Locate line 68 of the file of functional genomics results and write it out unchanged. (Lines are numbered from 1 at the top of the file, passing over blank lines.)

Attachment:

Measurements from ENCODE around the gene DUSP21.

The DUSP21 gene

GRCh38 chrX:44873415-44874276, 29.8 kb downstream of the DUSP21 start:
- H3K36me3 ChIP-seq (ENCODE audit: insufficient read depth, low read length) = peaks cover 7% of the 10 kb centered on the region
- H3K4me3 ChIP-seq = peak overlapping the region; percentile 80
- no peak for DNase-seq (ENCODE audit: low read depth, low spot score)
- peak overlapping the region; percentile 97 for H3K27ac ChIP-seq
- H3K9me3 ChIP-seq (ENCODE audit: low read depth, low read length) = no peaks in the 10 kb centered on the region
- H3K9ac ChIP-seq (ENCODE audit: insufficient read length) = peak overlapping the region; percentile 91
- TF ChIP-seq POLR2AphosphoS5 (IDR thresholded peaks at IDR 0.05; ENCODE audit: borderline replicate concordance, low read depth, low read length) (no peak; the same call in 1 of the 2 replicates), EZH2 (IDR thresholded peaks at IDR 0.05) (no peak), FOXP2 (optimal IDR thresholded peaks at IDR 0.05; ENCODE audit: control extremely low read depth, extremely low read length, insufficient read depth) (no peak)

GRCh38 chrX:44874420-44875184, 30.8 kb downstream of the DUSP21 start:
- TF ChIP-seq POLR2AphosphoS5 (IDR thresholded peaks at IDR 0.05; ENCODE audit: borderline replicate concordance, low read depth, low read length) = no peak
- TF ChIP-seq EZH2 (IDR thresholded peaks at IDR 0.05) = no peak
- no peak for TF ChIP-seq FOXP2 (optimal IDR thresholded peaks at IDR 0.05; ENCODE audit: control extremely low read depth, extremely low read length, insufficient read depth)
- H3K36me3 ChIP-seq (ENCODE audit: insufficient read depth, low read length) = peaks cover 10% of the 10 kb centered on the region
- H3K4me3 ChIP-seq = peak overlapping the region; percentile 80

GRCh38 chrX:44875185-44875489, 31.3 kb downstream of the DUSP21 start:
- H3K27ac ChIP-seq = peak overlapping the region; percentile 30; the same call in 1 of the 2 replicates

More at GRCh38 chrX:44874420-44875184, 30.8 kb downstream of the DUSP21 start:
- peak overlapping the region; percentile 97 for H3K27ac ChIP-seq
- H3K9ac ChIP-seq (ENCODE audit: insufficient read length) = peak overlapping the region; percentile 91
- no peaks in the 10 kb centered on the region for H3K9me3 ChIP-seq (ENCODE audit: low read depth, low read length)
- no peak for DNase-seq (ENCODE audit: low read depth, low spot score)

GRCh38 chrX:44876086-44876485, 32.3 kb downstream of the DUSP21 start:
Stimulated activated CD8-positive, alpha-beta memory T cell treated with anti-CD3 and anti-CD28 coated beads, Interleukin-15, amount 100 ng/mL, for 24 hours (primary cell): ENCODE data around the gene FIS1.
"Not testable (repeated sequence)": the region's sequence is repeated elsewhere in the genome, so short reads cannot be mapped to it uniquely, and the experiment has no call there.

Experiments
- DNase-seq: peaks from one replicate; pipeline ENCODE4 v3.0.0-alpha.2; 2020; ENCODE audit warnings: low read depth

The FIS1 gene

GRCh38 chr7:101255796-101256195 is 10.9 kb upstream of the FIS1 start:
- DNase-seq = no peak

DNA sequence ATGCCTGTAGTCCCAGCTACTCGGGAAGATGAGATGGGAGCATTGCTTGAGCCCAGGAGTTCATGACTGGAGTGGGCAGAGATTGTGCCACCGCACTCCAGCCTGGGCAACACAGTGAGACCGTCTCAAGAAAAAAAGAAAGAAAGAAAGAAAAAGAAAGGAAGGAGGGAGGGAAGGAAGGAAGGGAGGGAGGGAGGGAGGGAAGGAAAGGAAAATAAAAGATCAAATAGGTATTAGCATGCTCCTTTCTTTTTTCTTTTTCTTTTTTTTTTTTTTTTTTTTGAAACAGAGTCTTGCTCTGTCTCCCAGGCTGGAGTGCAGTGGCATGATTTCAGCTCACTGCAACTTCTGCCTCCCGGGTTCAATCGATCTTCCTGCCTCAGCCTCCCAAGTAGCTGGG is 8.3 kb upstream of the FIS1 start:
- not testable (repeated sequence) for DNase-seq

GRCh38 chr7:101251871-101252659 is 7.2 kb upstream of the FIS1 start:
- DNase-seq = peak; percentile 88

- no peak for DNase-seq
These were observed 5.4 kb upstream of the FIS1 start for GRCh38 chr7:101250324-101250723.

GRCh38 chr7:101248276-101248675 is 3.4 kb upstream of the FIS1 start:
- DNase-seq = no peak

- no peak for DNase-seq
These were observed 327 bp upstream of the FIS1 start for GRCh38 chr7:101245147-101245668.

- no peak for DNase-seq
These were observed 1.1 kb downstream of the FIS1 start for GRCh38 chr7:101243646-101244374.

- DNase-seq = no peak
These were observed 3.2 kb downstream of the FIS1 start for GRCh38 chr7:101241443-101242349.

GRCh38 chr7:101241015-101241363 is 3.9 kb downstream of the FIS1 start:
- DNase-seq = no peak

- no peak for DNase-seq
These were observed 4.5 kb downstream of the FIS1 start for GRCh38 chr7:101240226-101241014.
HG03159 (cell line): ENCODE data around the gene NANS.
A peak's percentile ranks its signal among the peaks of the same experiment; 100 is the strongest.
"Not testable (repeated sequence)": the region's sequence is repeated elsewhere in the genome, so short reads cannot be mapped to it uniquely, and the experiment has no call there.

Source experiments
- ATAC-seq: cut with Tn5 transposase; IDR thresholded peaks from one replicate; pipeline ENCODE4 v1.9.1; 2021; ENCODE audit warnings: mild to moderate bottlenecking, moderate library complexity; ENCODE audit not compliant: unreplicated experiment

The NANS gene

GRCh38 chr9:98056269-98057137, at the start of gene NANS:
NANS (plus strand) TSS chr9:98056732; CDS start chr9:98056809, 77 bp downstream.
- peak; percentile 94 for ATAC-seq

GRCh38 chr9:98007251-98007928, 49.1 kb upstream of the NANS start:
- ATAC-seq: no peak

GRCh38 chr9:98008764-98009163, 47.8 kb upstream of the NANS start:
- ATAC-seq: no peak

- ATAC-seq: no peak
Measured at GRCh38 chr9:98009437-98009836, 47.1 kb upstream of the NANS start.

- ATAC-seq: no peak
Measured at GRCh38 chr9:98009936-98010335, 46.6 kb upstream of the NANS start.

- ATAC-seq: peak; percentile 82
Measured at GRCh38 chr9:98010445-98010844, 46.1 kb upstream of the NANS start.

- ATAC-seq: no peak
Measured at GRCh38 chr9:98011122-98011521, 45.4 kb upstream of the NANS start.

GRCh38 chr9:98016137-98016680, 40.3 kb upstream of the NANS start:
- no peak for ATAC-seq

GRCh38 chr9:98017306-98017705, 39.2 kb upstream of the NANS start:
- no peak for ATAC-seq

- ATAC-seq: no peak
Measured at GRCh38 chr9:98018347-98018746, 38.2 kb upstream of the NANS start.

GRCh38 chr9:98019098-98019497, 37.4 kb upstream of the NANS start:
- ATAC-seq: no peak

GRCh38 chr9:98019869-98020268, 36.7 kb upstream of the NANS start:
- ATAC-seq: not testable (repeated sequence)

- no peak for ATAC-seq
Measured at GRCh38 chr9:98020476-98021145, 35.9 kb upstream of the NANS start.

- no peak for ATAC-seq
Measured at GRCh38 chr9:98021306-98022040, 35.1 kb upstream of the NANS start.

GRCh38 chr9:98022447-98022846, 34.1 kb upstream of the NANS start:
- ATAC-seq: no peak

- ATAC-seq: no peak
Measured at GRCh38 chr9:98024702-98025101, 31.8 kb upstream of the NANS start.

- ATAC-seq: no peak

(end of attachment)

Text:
Measured at GRCh38 chr9:98010445-98010844, 46.1 kb upstream of the NANS start.